Barriers and facilitators to humanizing birth care in Tanzania: findings from semistructured interviews with midwives and obstetricians

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Background: In Tanzania, the provision of humanized care is increasingly being emphasized in midwifery practice, yet studies regarding perceptions and practices of skilled health personnel towards the humanization of birth care are scare. Previous reviews have identified that abuse and disrespect is not limited to individuals but reflects systematic failures and deeply embedded provider attitudes and beliefs. Therefore, the current study aims to explore the perceptions and practices of skilled health personnel on humanizing birth care in Tanzania by identifying current barriers and facilitators.

Methods: Semi-structured interviews were held with skilled health personnel including midwives (n =6) and obstetricians (n = 2) working in the two district hospitals of Tanzania. Data were analyzed using thematic coding.

Results: Skilled health personnel identified systematic barriers to providing humanizing birth care. Systematic barriers included lack of space and limited facilities. Institutional norms and practices prohibited family involvement during the birth process,including beliefs that limited choice of birth position as well as disrespected beliefs, traditions, and culture. Participants also acknowledged four facilitators that improve the likelihood of humanized care during childbirth in Tanzania: ongoing education of skilled health personnel on respectful maternal care, institutional norms designed for continuous clinic support during childbirth, belief in the benefit of having family become active participants, and respecting maternal wishes when appropriate.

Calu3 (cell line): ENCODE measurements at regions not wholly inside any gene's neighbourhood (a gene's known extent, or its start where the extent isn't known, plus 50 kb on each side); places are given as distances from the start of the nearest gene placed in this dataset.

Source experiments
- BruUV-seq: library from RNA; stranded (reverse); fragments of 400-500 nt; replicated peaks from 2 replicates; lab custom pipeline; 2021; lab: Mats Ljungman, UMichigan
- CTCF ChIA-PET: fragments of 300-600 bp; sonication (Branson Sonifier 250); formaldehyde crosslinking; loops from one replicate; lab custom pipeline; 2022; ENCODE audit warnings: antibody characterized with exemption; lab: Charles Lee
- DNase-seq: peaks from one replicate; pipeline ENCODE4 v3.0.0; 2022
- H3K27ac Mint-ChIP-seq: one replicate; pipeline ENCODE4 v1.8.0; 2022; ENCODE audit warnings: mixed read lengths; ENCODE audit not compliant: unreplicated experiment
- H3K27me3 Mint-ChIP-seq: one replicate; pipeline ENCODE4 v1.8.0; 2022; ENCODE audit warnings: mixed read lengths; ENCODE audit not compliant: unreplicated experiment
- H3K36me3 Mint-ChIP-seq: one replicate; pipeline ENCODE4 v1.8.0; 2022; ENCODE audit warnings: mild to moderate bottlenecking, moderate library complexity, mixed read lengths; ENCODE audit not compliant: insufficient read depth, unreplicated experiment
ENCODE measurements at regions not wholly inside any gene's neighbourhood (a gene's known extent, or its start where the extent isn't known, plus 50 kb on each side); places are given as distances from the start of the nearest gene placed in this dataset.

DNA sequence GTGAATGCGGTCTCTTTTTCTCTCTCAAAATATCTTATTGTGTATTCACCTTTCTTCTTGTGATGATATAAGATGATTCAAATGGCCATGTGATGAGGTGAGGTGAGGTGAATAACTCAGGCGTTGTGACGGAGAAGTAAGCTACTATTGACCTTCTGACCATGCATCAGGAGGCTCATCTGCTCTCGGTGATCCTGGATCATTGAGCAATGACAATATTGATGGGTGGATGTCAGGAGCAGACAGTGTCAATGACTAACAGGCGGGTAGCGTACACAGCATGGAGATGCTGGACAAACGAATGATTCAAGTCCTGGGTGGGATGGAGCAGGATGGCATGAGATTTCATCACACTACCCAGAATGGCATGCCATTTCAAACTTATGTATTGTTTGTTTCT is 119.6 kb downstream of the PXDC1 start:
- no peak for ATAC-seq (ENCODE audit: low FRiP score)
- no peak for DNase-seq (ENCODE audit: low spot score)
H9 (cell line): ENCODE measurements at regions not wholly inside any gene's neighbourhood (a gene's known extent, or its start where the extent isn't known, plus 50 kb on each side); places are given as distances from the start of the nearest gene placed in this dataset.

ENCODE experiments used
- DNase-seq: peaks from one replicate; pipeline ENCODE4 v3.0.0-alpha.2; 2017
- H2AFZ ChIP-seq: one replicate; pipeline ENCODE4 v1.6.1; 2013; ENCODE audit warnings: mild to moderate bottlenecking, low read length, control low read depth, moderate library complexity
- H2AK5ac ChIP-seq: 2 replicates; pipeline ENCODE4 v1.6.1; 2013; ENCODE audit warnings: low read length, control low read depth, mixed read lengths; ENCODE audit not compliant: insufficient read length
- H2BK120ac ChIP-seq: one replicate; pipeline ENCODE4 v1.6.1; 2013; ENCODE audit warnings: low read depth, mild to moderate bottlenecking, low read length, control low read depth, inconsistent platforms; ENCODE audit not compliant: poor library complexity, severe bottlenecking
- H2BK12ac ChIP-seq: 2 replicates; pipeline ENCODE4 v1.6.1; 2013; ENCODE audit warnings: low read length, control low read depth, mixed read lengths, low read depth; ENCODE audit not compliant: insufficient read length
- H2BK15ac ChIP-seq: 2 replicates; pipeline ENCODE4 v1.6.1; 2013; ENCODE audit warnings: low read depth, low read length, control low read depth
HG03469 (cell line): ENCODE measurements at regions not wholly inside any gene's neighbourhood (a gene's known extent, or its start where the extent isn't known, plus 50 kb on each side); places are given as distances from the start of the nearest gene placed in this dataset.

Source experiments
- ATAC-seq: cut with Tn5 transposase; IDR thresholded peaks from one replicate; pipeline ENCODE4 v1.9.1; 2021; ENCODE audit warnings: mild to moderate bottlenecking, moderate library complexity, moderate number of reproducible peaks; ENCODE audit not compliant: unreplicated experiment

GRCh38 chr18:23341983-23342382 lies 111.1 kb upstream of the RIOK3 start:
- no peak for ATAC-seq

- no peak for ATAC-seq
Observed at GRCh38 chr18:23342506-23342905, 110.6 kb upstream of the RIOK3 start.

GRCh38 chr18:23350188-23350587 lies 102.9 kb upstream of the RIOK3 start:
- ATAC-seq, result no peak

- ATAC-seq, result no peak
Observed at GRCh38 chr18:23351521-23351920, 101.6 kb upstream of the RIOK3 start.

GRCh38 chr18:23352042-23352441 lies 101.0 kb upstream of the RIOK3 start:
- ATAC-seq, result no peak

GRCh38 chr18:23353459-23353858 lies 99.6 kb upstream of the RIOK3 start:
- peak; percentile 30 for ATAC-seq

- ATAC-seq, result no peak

Conclusion: To move forward with humanizing the birth process in Tanzania, it will be essential that systematic barriers are addressed as well as changing the mindset of personnel towards respectful maternal care. It will be essential for the government and private hospitals to revalue their labour wards to increase the space and staff allocated to each mother to enhance family-integrated care. Additionally, in-service training as well as incorporation of respectful maternal care during pre-service training is key to changing the culture in the labour ward.

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